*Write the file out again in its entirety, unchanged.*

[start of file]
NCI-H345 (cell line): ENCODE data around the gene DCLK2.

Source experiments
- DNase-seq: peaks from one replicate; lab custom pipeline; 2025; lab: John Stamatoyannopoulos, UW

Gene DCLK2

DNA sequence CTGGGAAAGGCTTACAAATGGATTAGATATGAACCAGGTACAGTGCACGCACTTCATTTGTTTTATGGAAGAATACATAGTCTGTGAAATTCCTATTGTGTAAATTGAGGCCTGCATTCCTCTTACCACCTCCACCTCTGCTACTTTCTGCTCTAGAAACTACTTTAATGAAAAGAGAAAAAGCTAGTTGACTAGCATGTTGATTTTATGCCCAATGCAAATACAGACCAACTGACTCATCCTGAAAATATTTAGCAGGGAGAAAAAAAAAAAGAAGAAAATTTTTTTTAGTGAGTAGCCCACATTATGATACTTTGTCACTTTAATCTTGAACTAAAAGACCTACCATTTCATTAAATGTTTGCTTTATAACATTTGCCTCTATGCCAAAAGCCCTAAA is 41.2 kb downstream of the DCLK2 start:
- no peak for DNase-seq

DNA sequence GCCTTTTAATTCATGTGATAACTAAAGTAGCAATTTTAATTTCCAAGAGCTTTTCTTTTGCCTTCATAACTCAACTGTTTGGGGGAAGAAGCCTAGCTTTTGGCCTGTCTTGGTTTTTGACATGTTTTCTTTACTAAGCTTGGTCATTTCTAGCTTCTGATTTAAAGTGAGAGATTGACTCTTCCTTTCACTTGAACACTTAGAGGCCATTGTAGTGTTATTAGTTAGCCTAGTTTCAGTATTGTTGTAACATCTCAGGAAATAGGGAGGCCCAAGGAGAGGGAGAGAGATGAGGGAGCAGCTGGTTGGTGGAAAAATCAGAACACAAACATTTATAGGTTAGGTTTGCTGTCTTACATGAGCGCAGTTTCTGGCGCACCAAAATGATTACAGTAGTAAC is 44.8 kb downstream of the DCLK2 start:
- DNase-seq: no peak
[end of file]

NCI-H345 (cell line): ENCODE data around the gene DCLK2.

Source experiments
- DNase-seq: peaks from one replicate; lab custom pipeline; 2025; lab: John Stamatoyannopoulos, UW

Gene DCLK2

DNA sequence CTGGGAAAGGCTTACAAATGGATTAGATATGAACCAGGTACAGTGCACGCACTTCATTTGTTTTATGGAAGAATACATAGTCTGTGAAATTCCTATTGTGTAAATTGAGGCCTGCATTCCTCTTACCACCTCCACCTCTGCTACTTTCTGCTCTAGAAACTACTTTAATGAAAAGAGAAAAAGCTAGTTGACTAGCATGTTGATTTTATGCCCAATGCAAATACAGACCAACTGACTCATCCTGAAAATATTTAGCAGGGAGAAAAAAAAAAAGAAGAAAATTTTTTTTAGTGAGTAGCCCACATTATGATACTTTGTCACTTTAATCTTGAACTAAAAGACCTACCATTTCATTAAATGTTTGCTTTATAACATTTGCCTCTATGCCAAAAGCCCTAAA is 41.2 kb downstream of the DCLK2 start:
- no peak for DNase-seq

DNA sequence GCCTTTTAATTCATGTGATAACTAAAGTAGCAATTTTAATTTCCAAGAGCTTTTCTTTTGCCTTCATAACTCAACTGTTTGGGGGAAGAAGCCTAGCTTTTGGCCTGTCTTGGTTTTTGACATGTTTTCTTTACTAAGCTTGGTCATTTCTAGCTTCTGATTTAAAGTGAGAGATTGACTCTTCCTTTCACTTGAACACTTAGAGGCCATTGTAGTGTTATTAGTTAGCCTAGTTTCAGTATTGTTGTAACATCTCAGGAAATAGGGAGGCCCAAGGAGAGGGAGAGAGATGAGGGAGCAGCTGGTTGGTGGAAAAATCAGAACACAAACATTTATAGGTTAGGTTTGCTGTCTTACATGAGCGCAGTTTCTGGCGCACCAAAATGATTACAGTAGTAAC is 44.8 kb downstream of the DCLK2 start:
- DNase-seq: no peak